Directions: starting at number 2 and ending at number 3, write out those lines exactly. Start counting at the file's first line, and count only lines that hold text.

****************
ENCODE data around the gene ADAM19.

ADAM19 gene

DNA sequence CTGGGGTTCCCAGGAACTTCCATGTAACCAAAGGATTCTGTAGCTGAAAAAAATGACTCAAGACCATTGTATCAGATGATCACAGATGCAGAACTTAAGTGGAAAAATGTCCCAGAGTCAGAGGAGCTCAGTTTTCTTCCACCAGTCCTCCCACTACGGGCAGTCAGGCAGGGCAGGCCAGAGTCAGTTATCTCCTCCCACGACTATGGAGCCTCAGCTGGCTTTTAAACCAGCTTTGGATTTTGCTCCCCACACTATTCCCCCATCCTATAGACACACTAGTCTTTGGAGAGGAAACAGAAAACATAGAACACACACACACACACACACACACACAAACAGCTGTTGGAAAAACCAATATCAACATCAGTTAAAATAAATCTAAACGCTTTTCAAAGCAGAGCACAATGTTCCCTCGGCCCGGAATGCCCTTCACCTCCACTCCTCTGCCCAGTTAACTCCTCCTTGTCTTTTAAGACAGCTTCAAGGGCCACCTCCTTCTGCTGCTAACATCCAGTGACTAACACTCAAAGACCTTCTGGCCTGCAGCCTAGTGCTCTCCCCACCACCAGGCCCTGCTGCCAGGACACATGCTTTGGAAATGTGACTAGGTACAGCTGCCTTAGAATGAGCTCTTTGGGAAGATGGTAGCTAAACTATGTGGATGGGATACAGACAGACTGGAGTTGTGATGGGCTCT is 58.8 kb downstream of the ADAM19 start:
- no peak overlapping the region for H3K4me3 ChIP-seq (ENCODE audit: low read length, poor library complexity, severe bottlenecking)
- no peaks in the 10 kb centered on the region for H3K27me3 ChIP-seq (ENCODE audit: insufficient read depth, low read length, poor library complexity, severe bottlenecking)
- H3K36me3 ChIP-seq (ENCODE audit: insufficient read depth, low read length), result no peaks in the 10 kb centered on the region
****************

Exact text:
ADAM19 gene

DNA sequence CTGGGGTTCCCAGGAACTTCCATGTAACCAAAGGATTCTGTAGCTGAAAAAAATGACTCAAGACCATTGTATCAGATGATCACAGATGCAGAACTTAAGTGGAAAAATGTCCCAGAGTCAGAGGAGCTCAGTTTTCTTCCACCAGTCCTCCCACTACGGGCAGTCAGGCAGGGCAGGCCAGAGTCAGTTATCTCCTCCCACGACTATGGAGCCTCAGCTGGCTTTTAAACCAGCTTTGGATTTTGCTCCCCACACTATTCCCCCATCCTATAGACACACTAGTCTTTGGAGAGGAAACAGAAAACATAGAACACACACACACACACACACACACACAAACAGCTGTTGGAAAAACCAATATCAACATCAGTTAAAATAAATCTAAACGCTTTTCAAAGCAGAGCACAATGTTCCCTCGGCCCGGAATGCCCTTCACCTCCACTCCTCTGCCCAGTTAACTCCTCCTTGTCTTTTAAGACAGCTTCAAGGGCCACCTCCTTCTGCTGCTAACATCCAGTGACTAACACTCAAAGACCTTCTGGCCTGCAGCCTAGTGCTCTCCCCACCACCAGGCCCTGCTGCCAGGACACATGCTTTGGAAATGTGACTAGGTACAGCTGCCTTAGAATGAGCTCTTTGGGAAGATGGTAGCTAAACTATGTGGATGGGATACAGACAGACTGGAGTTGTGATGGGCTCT is 58.8 kb downstream of the ADAM19 start: